However, this national perspective of setting becomes complicated when we view the location of the poem as part of the speaker’s mental landscape. The last two stanzas categorize the speaker not as a subject that occupies space, but as an area of space herself.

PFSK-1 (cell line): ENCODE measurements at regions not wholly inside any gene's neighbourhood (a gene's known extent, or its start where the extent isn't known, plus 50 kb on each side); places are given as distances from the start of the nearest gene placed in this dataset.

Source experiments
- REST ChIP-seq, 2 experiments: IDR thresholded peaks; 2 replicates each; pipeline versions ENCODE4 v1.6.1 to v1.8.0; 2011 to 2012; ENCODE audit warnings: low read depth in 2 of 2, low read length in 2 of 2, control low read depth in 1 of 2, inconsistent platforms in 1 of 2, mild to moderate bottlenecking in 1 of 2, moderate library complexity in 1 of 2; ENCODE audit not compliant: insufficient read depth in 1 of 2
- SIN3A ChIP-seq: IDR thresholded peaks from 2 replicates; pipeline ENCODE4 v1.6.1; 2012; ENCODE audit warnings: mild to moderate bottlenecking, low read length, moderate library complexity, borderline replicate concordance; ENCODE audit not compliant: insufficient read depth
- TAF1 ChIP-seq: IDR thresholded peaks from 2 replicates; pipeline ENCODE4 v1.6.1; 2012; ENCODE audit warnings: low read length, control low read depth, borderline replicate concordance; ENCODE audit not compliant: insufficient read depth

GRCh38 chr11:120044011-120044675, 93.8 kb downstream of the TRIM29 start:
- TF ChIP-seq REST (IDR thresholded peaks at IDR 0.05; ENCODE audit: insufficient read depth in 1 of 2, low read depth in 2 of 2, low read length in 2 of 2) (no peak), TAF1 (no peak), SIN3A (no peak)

The speaker describing herself as a location rather than an individual lends itself to the nationalistic reading of this poem. Just like, as readers, we extrapolate a single subject into an entire nation, Atwood expands the individual subject into an entire space. However, we must be acutely aware that this space that the cowboy is occupying is the speaker’s own mind. In this sense, the artificial stage set that makes up the poem’s setting seems to suggest an insincere, constructed, or false sense of self. Ultimately, Atwood's contrived yet organic setting speaks to the divide between nations, self and other and, finally, oneself and one's self.